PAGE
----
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How to recreate the most famous fashion collection of all time? New series ‘The New Look’ dives into Dior

<i>AFP/Getty Images</i><br/>Dior is pictured here in his fashion studio
AFP/Getty Images
Dior is pictured here in his fashion studio

By Scarlett Harris, CNN

(CNN) — “From episode one to episode nine, we were like people after the war: Very pleased when we finally got the New Look!” explained costume designer Karen Muller Serreau, with a laugh. For a show named after Christian Dior’s 1947 revolutionary fashion line, after all, new Apple TV+ series “The New Look” takes its time getting to it, debuting the collection only in its final episode.

Dior’s unveiling of his “New Look” collection signified the return of Paris as the fashion capital of the world after the Second World War. Dior’s first collection under his own name, titled “Corolle,” featured snatched waists and full skirts that have more than stood the test of time, with countless imitations (as well as revisitations from the brand itself) hewing close to the silhouette in the years since its debut.

The story of these groundbreaking designs — and the man who created them — is the subject of “The New Look,” which follows the designer (played by Ben Mendelsohn) and his creative contemporaries, including Pierre Balmain (Thomas Poitevin), Cristóbal Balenciaga (Nuno Lopesand Coco Chanel (Juliette Binoche) as they revolutionized the fashion industry.

To fulfill his dream of bringing joy back to France with his designs, Dior made the difficult decision to come out from the shadow of his longtime mentor designer Lucien Lelong (John Malkovich) and launch his own fashion house. Going it alone, his luxurious looks dueled with Chanel’s pared-back aesthetic in particular: “Dior’s designs are extravagance,” Chanel dismisses her rival to a reporter in one scene. “I have no time for extravagance. No. Simplicity, that’s my style.”

“This show is about the survival of the fashion industry and how inventive people can find ways to be able to continue. Somehow they’ll always find a way to create,” Muller Serreau told CNN Style. But Dior’s journey was not always easy. Set during and in the immediate aftermath of World War II, “The New Look” and its visuals more broadly reflect the austerity of the time.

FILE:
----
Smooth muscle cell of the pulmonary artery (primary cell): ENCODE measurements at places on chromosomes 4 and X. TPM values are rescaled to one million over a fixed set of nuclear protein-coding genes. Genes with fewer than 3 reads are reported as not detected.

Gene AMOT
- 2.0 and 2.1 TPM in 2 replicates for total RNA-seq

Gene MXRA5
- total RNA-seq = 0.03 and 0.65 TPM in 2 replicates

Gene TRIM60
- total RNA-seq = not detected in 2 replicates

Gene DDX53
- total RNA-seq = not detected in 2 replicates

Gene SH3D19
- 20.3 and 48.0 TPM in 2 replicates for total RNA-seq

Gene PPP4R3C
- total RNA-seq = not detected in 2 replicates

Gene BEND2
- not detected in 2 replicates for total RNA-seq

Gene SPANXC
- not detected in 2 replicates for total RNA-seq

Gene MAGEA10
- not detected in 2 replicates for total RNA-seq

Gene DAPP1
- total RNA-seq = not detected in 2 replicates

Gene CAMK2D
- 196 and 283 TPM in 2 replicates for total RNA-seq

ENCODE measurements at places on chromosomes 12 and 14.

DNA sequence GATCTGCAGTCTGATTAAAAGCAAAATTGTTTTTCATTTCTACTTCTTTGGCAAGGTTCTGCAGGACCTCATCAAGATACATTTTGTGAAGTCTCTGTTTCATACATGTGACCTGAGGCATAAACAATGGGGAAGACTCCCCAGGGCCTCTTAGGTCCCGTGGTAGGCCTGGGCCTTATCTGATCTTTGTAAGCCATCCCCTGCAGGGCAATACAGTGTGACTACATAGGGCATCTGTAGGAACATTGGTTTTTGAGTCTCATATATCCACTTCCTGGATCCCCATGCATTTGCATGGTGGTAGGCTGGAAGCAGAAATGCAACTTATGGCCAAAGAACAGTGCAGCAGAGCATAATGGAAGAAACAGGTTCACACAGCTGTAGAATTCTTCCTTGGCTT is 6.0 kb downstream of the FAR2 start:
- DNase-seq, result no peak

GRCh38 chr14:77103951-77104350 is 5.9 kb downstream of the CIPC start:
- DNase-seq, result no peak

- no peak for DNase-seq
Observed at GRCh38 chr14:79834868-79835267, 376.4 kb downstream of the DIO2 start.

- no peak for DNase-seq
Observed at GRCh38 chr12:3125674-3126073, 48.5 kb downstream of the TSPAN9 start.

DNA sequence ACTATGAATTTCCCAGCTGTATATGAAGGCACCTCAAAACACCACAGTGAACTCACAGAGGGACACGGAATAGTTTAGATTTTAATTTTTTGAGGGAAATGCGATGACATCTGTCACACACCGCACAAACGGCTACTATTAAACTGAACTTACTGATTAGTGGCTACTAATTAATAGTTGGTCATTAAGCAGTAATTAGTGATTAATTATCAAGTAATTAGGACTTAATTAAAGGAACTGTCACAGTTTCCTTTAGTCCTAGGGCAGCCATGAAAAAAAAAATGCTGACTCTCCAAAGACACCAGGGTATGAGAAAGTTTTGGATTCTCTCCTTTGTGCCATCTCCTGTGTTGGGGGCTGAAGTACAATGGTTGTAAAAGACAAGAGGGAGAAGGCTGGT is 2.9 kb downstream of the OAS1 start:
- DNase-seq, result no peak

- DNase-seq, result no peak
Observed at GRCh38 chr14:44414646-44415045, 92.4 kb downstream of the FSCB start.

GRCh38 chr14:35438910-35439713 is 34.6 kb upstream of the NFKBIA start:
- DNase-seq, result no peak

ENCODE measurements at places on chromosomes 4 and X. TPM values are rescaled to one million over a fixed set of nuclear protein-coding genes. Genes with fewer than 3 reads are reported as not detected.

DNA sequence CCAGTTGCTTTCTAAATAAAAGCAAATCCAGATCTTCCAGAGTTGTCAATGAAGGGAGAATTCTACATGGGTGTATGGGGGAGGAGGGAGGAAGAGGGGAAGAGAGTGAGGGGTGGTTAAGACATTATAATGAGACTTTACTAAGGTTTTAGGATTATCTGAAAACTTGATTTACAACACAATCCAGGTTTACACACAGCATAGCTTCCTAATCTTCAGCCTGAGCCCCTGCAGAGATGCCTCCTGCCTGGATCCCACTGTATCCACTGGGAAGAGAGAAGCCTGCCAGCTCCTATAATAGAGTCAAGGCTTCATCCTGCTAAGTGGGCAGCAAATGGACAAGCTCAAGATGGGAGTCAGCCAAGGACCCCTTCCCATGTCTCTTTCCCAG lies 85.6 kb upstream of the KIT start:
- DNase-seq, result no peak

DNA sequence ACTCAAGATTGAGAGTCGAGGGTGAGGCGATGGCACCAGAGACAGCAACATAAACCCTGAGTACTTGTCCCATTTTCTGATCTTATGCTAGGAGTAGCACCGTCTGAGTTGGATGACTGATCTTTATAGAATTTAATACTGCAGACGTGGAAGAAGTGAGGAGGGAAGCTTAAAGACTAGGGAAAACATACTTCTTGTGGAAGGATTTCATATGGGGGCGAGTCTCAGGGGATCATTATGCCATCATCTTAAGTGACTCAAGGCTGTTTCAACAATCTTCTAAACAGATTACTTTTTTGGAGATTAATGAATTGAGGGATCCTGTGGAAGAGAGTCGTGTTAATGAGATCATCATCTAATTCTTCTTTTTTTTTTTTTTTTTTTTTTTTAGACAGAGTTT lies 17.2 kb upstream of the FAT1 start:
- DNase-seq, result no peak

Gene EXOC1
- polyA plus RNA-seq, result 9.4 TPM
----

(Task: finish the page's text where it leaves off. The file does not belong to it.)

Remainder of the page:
Muller Serreau’s research process for “The New Look” involved trawling the house of Dior’s archives for day, cocktail and evening dresses, and saw her making up twelve — out of 70 — outfits from the line that feature on the show, along with their accompanying hats, shoes, gloves and jewelry. Muller Serreau described her relationship with the fashion house as “collaborative,” with Dior’s archivists taking a vested interest in the process, keen on reproducing certain looks over others to highlight the breadth and beauty of the “New Look” line.

(She also studied the work of the other designers featured on the show to get a feel for their aesthetics, both personal and professional, and developed recreations with her team accordingly.)

She worked to ensure “The New Look” would be identifiable to modern viewers by selecting outfits that had an ahead-of-their-time quality, such as the strikingly contemporary “Jungle” look — like its name suggests, a leopard print midi dress that was the first iteration of animal print on the runway.

As Dior was still in possession of the look’s fabric, Muller Serreau was able to faithfully recreate the entire ensemble. Other looks, unfortunately, had not stood the test of time, existing now solely in Dior’s archives in the form of sketches or swatches — though these also became key points of reference.

From a costumiere’s perspective, “The New Look” offered Muller Serreau the opportunity to reflect fashion and cultural trends of the era more broadly: clothes were “skimpier” during the war years because fabric was at a premium, she explained. And they were produced at a far smaller scale, too; as Chanel espouses “simplicity” and Dior envisions his designs being worn by “30 women,” it’s a far cry from the luxury conglomerates of today.

While a second season has not yet been confirmed, season one is but a drop in the bucket of Dior’s indelible mark on the fashion industry. Muller Serreau hinted at what possible future episodes of “The New Look” might encompass, though, with Yves Saint Laurent coming under the tutelage of Dior in the 1950s before revolutionizing womenswear yet again with his famous “Le Smoking” suit.

“The New Look” refers explicitly to Dior, after all, but the fashion eras in which he and his contemporaries made their mark have plenty of fresh perspectives ripe for exploration.

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